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Upcoming Call - October 30, 2019
Advocacy Call on Drug-Induced Homicide Laws
On the books in many states and federally, drug-induced homicide laws have gained in popularity as the country deals with an increase in drug overdose deaths. Drug-induced homicide laws seek to hold drug distributors criminally responsible for overdose deaths. Believed to target major drug traffickers, these laws are actually resulting in friends, family members and romantic partners of overdose victims being charged for their death. According to a 2017 report by the Drug Policy Alliance, individuals charged with or prosecuted for drug-induced homicide increased by over 300 percent in six years, to 1,178 in 2016 from 363 in 2011. Racial disparities are present with a disproportionate number of charges being brought in cases where the victim is white and the dealer is a person of color. Racial bias is also evident in the gaping disparity of the sentences being handed down to drug-induced homicide defendants of color – a median of nearly nine years, compared to five years for white defendants.
On Wednesday, October 30, 2019 at 2:00 p.m. ET, NACDL will host an advocacy call on drug-induced homicide laws. Hear from our speakers and learn more about these prosecutions, laws, and how you to stay abreast on the issue. Please RSVP by emailing firstname.lastname@example.org.
Health in Justice Action Lab
Drug-Induced Homicide Defense Toolkit
Charging ‘Dealers’ with Homicide: Explained
America’s Favorite Antidote: Drug-Induced Homicide in the Age of the Overdose Crisis
A Dose of Reality: Drug Death Investigations and the Criminal Justice System
Professor Valena Elizabeth Beety is the Deputy Director of the Academy for Justice, a new criminal justice center connecting research with policy reform, and Professor of Law at Arizona State University Sandra Day O’Connor College of Law. Previously, she served as a law professor and the Founding Director of the West Virginia Innocence Project at the West Virginia University College of Law. Her experiences as a federal prosecutor in Washington, D.C., and as an innocence litigator in Mississippi and West Virginia, shape her research and writing on wrongful convictions, forensic evidence, the opioid crisis and incarceration. She is the co-author of the newly published Wrongful Convictions Reader (2018). Professor Beety has successfully exonerated wrongfully convicted clients, obtained presidential grants of clemency for drug offenses, and serves as an elected board member of the national Innocence Network, an invited board member of the Research Center on Violence, and an appointed commissioner on the West Virginia Governor's Indigent Defense Commission.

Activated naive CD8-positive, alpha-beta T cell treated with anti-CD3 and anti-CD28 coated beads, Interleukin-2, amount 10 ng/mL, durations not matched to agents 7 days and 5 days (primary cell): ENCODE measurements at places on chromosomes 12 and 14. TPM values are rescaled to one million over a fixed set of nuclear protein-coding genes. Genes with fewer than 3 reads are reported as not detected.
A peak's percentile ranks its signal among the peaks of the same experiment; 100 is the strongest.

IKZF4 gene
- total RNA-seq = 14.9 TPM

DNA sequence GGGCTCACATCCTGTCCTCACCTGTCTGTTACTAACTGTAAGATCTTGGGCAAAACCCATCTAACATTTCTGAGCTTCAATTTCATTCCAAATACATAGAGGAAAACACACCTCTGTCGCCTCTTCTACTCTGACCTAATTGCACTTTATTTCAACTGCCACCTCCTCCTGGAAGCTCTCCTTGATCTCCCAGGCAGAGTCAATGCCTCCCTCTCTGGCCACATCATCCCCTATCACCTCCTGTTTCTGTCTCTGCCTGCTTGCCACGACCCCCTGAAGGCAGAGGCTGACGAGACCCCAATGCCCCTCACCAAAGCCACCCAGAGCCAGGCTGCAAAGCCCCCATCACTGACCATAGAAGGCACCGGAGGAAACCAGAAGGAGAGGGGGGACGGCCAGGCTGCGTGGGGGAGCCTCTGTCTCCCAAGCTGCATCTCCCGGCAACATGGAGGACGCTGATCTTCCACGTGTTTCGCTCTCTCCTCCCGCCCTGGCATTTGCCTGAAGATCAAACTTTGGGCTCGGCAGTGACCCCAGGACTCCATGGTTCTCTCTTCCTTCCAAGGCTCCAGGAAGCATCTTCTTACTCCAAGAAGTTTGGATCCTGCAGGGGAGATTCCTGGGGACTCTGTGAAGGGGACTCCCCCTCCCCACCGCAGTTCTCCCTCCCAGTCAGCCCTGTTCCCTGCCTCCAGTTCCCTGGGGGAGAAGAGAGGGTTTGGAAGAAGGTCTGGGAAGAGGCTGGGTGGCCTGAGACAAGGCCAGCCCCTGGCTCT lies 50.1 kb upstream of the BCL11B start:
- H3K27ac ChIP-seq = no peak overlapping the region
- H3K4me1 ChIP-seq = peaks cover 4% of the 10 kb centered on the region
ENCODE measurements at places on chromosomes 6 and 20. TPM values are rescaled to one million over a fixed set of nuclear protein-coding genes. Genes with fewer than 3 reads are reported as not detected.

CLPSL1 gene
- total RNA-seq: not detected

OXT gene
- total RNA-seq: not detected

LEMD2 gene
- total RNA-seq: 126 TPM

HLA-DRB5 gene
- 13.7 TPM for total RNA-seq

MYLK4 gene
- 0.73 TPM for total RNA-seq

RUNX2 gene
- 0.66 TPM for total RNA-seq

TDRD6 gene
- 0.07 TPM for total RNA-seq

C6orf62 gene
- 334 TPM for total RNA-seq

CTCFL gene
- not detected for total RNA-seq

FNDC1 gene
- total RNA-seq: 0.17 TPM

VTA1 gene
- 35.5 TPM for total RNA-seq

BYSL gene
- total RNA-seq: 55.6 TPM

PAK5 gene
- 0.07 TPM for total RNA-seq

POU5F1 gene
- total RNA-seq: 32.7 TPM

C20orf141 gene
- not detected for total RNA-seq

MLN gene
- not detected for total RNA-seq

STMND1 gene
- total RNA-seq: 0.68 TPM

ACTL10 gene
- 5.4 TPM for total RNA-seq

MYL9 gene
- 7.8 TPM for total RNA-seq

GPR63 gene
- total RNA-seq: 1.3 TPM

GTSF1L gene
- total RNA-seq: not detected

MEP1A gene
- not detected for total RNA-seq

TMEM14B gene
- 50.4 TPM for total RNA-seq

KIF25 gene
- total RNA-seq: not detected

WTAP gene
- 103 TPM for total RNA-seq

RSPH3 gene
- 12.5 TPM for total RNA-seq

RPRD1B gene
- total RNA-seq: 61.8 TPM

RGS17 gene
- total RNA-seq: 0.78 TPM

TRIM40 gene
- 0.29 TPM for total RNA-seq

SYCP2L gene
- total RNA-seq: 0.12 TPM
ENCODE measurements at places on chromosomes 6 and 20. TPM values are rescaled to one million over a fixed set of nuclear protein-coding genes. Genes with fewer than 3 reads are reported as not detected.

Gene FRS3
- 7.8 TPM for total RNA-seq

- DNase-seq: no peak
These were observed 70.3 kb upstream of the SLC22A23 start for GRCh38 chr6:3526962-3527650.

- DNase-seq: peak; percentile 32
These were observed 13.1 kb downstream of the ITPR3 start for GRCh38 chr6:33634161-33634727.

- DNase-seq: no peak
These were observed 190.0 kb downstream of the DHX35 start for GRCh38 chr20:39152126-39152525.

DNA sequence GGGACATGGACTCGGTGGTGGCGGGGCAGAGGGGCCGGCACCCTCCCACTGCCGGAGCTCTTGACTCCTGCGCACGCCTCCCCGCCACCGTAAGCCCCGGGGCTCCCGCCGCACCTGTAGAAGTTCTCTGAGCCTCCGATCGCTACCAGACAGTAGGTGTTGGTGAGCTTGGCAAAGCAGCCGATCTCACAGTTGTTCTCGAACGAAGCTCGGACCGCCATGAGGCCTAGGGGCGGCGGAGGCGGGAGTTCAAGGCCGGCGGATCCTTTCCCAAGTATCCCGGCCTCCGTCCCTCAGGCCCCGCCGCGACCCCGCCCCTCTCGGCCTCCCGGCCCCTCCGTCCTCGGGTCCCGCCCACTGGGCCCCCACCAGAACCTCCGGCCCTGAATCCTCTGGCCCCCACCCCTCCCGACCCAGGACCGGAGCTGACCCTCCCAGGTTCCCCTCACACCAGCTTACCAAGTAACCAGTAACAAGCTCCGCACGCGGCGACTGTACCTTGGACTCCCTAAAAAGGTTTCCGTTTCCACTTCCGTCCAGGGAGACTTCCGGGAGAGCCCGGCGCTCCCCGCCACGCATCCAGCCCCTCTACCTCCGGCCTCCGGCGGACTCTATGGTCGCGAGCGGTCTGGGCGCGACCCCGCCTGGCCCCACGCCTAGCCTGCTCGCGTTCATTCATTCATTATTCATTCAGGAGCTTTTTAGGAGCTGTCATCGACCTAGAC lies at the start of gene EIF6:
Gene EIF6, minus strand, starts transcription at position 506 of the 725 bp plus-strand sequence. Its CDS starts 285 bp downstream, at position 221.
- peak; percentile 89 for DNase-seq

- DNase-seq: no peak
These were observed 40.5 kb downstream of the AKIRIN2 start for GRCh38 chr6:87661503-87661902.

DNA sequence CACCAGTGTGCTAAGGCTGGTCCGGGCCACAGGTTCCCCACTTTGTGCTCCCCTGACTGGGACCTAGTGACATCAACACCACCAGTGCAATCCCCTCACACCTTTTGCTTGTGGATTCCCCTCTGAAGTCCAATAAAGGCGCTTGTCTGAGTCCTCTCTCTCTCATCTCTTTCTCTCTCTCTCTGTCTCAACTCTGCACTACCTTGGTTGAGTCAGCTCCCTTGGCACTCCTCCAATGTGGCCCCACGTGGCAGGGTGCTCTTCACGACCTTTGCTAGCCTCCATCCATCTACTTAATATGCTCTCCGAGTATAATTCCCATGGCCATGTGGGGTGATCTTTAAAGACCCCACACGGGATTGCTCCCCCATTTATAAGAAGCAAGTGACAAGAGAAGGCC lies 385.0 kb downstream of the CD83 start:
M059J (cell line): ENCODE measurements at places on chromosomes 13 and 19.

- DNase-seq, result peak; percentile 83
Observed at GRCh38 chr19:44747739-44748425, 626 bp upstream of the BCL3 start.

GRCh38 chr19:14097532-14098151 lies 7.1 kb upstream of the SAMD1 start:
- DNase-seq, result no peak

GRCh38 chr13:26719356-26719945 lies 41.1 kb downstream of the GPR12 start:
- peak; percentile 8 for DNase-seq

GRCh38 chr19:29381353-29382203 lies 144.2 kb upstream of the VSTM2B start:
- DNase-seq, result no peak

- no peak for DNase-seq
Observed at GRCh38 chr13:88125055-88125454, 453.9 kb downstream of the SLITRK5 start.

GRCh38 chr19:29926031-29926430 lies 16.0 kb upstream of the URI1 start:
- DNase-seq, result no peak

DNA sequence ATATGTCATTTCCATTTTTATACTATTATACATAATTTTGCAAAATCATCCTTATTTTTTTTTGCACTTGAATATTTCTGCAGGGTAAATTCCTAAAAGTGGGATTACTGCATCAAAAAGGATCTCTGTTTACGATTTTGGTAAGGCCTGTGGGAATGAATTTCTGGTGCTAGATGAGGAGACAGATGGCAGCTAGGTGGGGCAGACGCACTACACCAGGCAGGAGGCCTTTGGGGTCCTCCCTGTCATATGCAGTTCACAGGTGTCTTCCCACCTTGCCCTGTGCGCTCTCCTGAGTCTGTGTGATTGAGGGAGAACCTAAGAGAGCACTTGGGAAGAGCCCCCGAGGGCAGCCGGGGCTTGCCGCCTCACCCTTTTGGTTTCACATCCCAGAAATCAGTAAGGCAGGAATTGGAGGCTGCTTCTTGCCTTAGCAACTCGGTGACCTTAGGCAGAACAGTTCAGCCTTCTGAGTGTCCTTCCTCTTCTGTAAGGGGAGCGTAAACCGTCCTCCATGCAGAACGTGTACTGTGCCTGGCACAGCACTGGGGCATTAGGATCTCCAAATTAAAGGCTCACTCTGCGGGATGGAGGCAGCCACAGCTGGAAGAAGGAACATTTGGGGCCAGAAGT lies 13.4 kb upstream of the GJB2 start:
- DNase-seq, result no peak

Leo Beletsky is an Associate Professor of Law and Health Sciences at Northeastern University, where he is the faculty director of the Health in Justice Action Lab. He is also an Associate Adjunct Professor at the UC San Diego School of Medicine. Professor Beletsky expertise is in the public health impact of laws and their enforcement, with special focus on drug overdose, infectious disease transmission, and reforming the criminal legal system through a public health lens.
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